Depression is a condition that comes in many stages without a definitive or predictable timeline. Although more cases of depression present themselves in older individuals, depression may affect any person regardless of age, gender, race, or social class. And while its onset looks and feels different for everyone—some shared causes of depression among our elderly community can include quality of life, social isolation, recollecting traumatic or adverse life events, and in some cases, even genetics.
Depression affects your emotional and physical state, eventually impairing your desire to participate in social activities or even get out of bed some days. If you have a senior relative or elderly loved one exhibiting early signs of depression, Integrity Home Care + Hospice talks about the top tips to engage your senior relative to prevent or reverse the onset of depression.
While correctly interpreting the feelings of others can be risky, there are times when it is safe to assume someone is feeling sad—especially those closest to you. And sometimes expressing your concerns to your senior relative may be all they need to open up about what is troubling them. Encouraging open and frequent conversations may help to pinpoint the root of their issues, thus shedding light on what steps we can take to slowly repeal their depressive state.
When you take the first step by asking your loved one if they are OK—being honest about your feelings of concern for them—it creates a safe place for both you and your loved one to talk and hopefully find a solution to their internal dilemma. Talking it out is a great way to connect with your senior relative and a useful tool in the prevention of depression.
As people age, their close-knit group of friends may begin to shrink simply due to age-associated health issues and average life-span expectancies. And if they happen to be one of the last-standing in a lifelong group of friends, feelings of deep loneliness can develop as their once-packed social calendar becomes decidedly less full. Encouraging new social activities, creating family events, or even spending time one-on-one will help to promote a healthy and active lifestyle while keeping your senior loved one surrounded by people who care.
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While reaching retirement can bring about feelings of euphoria and accomplishment, those feelings can often be short-lived, with new feelings of fear and loss of purpose taking their place. Seniors often find it challenging to find a new sense of purpose or fulfillment after they retire from a job in which they had a large part of their identity entwined. As human beings, when we lose our sense of identity, we may feel as though we’re no longer contributing to society—paving the way for depression to develop. To combat these feelings of uselessness, encourage hobbies like volunteering, arts-and-crafts, or teaching a skill to a younger generation. Better yet, ask your senior relative to list three of four things give them joy—then find a way to make them happen regularly.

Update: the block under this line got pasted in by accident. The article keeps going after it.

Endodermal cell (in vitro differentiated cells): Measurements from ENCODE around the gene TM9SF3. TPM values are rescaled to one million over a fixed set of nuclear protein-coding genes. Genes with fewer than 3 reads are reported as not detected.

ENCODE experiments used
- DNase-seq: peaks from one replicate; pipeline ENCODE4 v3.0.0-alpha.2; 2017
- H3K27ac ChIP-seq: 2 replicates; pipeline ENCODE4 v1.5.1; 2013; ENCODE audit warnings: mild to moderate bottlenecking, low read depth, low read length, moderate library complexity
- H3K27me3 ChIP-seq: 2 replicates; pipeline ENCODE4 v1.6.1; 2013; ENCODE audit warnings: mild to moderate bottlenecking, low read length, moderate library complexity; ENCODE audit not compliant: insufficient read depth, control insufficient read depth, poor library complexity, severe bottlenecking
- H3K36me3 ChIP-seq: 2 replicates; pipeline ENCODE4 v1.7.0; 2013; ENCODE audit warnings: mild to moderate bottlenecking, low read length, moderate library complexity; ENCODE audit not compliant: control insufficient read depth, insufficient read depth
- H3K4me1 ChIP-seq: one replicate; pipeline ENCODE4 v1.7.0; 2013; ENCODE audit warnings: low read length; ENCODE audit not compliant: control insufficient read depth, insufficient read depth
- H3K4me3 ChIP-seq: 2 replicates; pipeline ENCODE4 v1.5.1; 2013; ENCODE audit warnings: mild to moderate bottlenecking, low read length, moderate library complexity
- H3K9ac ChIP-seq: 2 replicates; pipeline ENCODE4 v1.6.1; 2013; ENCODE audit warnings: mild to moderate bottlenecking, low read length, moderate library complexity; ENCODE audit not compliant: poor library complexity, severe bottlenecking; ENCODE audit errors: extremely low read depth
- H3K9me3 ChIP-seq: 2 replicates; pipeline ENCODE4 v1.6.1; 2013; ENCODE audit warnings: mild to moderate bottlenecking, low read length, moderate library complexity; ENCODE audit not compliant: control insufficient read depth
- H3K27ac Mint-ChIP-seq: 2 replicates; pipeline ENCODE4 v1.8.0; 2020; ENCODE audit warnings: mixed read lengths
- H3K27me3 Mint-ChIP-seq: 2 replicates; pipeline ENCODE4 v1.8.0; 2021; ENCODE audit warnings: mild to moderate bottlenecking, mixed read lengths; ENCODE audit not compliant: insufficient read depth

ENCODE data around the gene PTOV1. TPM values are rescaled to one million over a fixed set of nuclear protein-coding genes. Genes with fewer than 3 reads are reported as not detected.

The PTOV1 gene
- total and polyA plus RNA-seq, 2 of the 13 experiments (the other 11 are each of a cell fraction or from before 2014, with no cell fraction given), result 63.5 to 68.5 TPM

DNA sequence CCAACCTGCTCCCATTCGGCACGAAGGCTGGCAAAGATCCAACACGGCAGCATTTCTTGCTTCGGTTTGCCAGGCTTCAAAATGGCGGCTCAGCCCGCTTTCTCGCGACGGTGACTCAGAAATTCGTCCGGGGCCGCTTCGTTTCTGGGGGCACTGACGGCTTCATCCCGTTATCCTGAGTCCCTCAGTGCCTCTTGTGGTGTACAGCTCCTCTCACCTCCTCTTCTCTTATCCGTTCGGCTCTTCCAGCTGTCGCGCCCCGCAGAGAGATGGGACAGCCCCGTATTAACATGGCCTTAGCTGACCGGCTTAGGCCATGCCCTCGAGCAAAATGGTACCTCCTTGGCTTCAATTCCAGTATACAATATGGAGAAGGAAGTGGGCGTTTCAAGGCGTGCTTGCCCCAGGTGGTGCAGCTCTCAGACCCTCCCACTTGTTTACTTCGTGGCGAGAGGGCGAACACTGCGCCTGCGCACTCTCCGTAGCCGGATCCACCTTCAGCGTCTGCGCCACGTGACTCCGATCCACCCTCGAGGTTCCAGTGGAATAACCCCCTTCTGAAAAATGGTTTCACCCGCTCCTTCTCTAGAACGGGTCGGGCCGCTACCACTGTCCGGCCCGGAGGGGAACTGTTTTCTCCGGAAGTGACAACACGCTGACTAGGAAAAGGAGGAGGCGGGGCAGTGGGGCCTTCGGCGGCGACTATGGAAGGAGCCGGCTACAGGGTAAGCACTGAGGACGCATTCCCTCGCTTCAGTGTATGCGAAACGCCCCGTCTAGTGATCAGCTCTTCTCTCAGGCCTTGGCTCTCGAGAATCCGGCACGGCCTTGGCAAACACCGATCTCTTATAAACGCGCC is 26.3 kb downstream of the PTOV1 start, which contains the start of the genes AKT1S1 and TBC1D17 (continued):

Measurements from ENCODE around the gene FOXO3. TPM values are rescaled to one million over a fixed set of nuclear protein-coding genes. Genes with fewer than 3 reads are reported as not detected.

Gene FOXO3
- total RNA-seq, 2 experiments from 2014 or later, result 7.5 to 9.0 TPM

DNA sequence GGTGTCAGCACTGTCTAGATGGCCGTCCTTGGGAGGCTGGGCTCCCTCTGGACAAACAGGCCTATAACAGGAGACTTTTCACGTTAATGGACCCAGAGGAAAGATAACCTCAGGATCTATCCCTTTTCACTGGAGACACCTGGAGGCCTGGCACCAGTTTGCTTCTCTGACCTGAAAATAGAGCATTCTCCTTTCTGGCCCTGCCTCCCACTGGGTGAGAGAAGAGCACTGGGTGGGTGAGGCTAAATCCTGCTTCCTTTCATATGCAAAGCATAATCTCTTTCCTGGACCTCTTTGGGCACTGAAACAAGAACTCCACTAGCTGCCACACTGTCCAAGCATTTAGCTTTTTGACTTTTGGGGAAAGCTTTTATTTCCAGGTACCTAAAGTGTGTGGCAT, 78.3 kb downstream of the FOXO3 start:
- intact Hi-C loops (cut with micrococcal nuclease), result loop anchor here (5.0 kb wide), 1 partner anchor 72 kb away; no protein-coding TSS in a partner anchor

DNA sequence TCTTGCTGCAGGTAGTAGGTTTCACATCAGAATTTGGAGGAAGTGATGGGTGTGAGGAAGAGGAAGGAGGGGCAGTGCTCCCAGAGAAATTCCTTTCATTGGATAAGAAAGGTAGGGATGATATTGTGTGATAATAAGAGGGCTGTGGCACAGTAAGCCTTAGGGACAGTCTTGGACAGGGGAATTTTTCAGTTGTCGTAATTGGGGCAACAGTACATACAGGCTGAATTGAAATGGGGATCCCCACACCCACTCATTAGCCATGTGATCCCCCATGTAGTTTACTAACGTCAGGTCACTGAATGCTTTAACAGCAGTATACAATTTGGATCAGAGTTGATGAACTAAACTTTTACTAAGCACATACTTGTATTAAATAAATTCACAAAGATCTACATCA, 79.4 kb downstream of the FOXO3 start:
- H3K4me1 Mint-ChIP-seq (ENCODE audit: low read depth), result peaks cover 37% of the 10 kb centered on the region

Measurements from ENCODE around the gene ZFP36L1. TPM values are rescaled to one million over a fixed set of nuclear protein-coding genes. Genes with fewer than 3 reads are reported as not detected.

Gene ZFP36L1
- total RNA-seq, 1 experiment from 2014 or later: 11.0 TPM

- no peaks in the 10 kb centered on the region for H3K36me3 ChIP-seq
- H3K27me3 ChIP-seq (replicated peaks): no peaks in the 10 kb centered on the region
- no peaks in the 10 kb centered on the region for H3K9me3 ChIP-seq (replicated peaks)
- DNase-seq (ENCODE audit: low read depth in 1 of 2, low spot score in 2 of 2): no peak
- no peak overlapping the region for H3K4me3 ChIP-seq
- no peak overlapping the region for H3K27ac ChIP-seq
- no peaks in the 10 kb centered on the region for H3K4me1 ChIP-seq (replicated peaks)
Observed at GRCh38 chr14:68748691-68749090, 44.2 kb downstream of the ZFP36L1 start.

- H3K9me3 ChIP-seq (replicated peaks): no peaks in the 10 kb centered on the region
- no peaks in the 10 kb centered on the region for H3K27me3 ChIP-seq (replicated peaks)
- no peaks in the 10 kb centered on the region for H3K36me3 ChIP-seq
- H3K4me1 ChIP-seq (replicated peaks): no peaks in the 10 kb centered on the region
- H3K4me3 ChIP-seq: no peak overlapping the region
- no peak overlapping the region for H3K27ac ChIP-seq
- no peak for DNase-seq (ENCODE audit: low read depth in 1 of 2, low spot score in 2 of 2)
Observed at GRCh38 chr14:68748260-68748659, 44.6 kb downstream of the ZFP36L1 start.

According to a Harvard Medical Report, exercise is an effective treatment for adults suffering from depression. Daily exercise can act as an antidepressant equivalent by creating a positive domino effect that leads to elevated mood, improved sleep, and even protection against certain diseases. Additionally, low-intensity exercises like water-aerobics or walking for 30 minutes a day improve cognitive function and nerve cell connections to create new pathways in the brain that aid in relieving depression.
For severe depression, medical attention should always be sought. Speaking to a psychiatric medical professional about depression is not an easy step to take, but is likely the most important in terms of getting your senior relative’s life back on track.
Depending on its severity, there are many alternative forms of treatment for depression outside of antidepressants—such as weekly counseling, in-home care, pet therapy, or even aromatherapy for mild cases. Acting as a loving and supporting figure in your relative’s life will provide much-needed feelings of comfort while they face their struggles.
Depression can take a significant toll on one’s lifestyle and overall health. Aside from medical treatment, seniors can fight off depression by participating in numerous physical and social activities that bring about feelings of joy or fulfillment. At Integrity Home Care + Hospice, we are a family that cares, and our mission is to identify home needs with love and compassion for all elderly patients. Changing lives is what we do best, and our team is here for you always. Contact Integrity Home Care + Hospice for more information about our staff and locations.